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I’ll start off with some very old news, and get it out of the way before I get to the new news:
High blood pressure, elevated triglyceride levels in the blood, excess body fat around the waist, and elevated levels of blood sugar are all part of metabolic syndrome.
And metabolic syndrome leads directly to heart disease, stroke, and Type 2 diabetes.
Now, for some news that may be a surprise to you: your doctor is probably not doing nearly enough to help you avoid metabolic syndrome.
The Endocrine Society is a global network of both doctors and researchers in the field of endocrinology, which addresses the health of your endocrine glands and the many hormones they produce.
In July, the Society issued a new set of clinical guidelines for doctors around controlling their patients’ metabolic risk and helping them to avoid diabetes and heart disease.
I’d like to summarize those guidelines here, so you can see if your doctor is doing all he or she should to help you control your risk.
It’s important to identify risk factors early
First, let’s understand something.
Identifying your metabolic risk factors, things like excess weight and hypertension, is the best way you have to determine if you’re a sitting duck for diabetes and heart disease.
That’s why it’s so important for your doctor to screen you often enough, and well enough, to detect those risk factors. You need that information in order to take the right steps to safeguard your future health.
The Endocrine Society’s 2019 clinical practice guideline calls on doctors to regularly screen all their patients for five risk factors:
- Elevated waist circumference
- Decreased HDL cholesterol (“good” cholesterol)
- Elevated blood triglycerides
- Elevated blood pressure
- Elevated blood glucose
If a patient’s readings are abnormal in three or more of these categories, they are to be considered at risk for metabolic disease and should undergo a ten-year risk assessment.
The generally accepted tool for doing this is the Framingham Global Risk Assessment. Based on data gathered from the Framingham Heart Study, it estimates a healthy adult’s risk of developing heart disease or diabetes in the next ten years.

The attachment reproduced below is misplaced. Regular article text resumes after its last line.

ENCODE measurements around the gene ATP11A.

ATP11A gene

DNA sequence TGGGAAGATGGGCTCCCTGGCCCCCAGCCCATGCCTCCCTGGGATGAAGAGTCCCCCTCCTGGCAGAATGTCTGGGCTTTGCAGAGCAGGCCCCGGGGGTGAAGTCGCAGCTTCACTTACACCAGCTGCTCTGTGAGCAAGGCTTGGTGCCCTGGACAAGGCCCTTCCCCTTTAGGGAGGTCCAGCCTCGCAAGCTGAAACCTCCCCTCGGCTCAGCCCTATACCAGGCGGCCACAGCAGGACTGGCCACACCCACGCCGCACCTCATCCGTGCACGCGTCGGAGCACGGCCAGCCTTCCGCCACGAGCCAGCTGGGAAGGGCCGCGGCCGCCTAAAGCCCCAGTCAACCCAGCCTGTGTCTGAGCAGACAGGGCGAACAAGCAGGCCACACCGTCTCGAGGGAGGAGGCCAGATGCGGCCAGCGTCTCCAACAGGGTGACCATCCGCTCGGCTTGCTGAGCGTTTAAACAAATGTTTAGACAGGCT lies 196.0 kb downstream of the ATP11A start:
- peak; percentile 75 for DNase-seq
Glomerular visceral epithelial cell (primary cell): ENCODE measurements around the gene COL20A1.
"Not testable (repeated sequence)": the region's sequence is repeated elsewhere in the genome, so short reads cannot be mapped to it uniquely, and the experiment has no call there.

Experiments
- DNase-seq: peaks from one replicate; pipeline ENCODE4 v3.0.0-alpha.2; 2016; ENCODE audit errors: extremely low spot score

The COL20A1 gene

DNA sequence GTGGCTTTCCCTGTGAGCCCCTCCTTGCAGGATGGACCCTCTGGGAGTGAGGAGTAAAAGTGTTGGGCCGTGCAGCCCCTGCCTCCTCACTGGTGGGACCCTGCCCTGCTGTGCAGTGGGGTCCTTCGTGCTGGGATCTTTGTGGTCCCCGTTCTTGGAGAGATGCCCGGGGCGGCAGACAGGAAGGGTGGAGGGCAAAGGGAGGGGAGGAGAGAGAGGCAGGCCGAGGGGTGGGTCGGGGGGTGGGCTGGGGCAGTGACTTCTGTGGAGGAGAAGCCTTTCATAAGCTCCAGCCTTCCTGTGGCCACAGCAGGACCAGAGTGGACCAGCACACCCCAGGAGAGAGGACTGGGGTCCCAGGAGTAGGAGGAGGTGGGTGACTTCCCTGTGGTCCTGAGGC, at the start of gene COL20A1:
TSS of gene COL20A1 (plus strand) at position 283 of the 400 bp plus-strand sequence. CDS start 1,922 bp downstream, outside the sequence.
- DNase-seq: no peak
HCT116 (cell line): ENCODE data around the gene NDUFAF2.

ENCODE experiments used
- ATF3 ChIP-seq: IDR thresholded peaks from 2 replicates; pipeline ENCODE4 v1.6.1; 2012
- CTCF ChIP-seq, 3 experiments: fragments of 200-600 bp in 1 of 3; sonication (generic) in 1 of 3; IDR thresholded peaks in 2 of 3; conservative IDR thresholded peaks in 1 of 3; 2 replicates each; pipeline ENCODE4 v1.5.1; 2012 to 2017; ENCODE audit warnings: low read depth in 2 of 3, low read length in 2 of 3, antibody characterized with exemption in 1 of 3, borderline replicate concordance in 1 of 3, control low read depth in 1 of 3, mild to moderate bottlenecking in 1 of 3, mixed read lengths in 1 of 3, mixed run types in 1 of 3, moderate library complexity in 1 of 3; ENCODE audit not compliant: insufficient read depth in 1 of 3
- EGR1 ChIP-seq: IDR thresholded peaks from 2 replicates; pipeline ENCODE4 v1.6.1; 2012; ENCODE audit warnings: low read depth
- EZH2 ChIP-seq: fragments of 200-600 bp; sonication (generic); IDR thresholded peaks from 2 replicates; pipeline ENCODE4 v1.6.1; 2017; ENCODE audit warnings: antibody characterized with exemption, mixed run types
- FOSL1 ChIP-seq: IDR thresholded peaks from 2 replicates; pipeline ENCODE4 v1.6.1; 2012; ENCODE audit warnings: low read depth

Of the five risk factors mentioned above, there’s one that doctors often neglect to evaluate in their patients.
Can you guess which one it is?
Waistline matters more than weight
Dr. James Rosenzweig of Hebrew Rehabilitation Hospital in Boston chaired the committee that wrote the new 2019 guidelines.
The guidelines recommend measuring waist circumference as a routine part of every physical exam.
“Doctors haven’t been doing enough to measure waist circumference,” Dr. Rosenzweig says.
Recent research suggests that the ratio of waist circumference to hip size is the most accurate way to estimate a person’s risk of health problems related to being overweight.
Are people with extra weight around the middle at higher risk than those who are technically considered overweight, but carry that weight elsewhere on the body?
Researchers from Loughborough University in the U.K. and the University of Sydney in Australia looked at data from 42,072 people in England and Scotland over a ten-year period.
They found that people who had a normal body mass index (BMI) but a high waist-to-hip ratio had a 22 percent higher risk of death from all causes, compared to those with normal BMIs and healthier waist-to-hip ratios.
How to reduce your waist circumference
A combination of healthy living, healthy eating and exercise is your best bet for trimming your waistline.
It’s a good idea to talk with your doctor before going on a calorie-restricted diet or changing your eating habits drastically.
Here are a few ways to start chiseling away at that midsection fat…
- Fitness expert Debra Atkinson offers this super, easy floor exercise workout for both a flat belly and slim waist.
- Yoga is one form of exercise that, over time, has been shown to reduce the waistline.
- Walking is a great way to burn calories and protect your heart.
- High-intensity interval training (HIIT) is a proven way to burn belly fat.
- A diet high in fruits, vegetables, and soluble fiber is what you need. And naturally, lay off the sugar and refined carbs. Probiotics can help burn body fat, keep your cholesterol healthy and prevent diabetes.
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- Endocrine Society: Most adults should be screened for metabolic risk — Healio
- The Framingham Global Risk Assessment Tools — ConsultGeri
- Metabolic Risk Guideline Resources — The Journal of Clinical Endocrinology and Metabolism
- Your waist circumference matters more than your weight — intermountainhealthcare.org
- Forget Your BMI and Focus on This Measurement Instead — Health
- Reducing Your Waist Size the Healthy Way — Healthline